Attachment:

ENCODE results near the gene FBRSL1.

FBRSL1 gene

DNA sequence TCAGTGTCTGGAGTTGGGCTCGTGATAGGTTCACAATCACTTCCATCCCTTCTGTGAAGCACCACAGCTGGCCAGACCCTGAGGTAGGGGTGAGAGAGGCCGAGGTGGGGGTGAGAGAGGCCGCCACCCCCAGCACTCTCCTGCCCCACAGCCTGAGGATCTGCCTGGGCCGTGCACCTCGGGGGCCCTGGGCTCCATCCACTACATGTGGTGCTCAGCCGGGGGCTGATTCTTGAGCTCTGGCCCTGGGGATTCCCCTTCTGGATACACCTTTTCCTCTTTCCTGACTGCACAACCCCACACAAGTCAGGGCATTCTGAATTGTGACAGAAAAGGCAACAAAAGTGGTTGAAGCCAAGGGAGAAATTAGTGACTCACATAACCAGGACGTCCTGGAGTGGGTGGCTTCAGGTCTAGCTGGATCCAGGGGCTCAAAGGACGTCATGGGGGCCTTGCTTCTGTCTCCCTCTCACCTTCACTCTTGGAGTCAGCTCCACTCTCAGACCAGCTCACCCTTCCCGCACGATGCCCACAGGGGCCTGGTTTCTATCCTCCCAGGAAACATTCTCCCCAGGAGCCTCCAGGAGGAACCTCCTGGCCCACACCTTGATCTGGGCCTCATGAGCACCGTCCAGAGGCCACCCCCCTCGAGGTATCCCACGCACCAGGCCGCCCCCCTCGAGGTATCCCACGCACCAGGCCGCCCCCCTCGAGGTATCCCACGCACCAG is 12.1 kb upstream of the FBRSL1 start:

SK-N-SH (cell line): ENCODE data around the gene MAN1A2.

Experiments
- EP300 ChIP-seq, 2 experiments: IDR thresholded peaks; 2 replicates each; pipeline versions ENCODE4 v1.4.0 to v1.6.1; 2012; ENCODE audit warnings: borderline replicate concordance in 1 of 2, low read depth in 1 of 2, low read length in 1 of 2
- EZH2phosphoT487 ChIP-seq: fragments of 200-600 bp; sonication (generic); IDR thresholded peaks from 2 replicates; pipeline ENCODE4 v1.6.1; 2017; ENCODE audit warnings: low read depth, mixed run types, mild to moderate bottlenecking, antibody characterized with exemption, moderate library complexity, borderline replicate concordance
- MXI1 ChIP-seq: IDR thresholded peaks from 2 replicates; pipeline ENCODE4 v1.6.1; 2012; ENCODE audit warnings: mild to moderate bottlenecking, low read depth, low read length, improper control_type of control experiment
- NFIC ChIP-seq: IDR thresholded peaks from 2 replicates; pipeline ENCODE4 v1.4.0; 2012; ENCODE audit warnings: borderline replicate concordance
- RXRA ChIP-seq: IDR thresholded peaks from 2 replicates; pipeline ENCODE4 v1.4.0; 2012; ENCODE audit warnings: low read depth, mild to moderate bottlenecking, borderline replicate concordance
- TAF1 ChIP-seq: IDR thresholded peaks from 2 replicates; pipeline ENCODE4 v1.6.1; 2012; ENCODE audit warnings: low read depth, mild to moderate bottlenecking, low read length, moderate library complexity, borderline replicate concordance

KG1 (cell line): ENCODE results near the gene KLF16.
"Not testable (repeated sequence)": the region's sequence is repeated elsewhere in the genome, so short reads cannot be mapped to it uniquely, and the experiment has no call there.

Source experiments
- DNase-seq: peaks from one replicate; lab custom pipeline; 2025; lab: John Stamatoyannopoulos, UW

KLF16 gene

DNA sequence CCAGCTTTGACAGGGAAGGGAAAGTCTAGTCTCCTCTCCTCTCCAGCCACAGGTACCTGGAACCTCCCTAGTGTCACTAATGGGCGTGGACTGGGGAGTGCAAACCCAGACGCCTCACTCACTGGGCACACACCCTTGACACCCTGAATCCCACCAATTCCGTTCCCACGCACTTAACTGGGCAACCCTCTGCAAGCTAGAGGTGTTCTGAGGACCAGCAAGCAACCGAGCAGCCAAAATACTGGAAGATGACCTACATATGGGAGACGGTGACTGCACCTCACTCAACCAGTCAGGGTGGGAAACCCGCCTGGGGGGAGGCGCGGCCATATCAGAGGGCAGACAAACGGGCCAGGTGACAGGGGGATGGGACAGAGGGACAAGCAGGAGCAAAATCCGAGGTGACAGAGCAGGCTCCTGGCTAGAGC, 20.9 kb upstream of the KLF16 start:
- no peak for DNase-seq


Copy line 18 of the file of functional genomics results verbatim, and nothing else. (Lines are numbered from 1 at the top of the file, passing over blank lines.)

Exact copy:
- no peak for DNase-seq